Spinal Cord Protection

Marshall T. Bell, MD, T. Brett Reece, MD


In 1952, Denton Cooley and Michael DeBakey reported the first successful series of thoracic aortic aneurysm repairs.[1] By the 1970s, thoracic aortic repairs were routinely performed at a small number of centers. As more experience accrued with these procedures, the implications of spinal cord injury became strikingly obvious. In 1978, Crawford published one of the first large series on surgical treatment of thoracoabdominal aortic aneurysms (TAAA) over an 18-year period. In that series, Crawford reported a 28% incidence of paraplegia following extent II repairs.[2]This paper defined both the feasibility of the procedure and its risks, specifically, the impressive rate of paraplegia with the clamp-and-sew technique. Despite nearly 40 years of improvements, however, paraplegia among TAAA repairs persists, with devastating consequences to those afflicted. This complication serves as a constant and humbling reminder to those caring for these patients.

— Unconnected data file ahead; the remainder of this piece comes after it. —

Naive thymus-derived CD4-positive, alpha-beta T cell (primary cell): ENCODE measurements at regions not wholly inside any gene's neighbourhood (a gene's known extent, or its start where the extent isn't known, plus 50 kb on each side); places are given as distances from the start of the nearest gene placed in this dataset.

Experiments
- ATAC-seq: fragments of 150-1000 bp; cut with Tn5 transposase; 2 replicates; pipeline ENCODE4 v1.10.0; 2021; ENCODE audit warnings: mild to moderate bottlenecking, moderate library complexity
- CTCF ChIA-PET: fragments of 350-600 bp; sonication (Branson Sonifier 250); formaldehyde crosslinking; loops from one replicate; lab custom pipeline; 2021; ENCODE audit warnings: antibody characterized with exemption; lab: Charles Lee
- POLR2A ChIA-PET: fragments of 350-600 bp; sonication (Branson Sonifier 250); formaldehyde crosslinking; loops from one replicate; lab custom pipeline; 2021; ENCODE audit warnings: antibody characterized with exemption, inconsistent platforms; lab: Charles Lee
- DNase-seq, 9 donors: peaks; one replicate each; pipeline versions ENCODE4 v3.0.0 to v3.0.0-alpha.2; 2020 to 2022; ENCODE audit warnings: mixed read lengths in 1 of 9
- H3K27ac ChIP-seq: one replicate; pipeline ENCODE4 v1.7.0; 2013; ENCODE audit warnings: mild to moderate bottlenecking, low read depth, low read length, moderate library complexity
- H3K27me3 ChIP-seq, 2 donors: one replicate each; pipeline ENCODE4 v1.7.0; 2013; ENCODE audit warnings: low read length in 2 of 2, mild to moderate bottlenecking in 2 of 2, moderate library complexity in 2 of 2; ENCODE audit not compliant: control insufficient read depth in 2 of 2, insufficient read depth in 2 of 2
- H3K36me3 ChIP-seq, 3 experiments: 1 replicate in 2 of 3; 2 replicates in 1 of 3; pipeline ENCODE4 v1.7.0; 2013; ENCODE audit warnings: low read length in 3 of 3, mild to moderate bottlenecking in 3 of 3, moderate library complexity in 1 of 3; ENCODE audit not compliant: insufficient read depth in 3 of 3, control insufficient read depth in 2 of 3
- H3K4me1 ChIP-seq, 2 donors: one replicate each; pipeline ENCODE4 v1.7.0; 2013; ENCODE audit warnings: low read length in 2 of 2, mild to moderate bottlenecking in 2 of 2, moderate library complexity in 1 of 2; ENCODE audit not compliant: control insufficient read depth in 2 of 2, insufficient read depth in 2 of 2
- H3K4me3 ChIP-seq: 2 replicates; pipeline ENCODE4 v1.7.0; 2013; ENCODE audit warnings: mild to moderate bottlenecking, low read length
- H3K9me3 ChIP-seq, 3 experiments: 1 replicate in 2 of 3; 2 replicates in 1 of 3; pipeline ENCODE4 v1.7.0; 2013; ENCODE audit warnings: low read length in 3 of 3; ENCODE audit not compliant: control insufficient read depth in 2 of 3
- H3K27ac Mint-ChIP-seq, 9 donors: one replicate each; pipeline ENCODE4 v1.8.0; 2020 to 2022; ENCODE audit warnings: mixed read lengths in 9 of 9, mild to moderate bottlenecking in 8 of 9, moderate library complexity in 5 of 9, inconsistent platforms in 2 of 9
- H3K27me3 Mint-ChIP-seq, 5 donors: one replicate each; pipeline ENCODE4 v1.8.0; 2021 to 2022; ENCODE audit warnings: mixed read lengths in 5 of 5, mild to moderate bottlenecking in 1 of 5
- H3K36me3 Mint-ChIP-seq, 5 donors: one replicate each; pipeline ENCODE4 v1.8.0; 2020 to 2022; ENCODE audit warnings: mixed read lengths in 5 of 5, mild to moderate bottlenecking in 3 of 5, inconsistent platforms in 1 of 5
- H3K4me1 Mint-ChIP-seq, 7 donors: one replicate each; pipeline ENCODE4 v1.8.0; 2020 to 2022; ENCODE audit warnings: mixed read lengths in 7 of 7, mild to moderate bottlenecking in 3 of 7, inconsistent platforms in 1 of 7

There's more to see -- the rest of this topic is available only to subscribers.

Last updated: March 27, 2023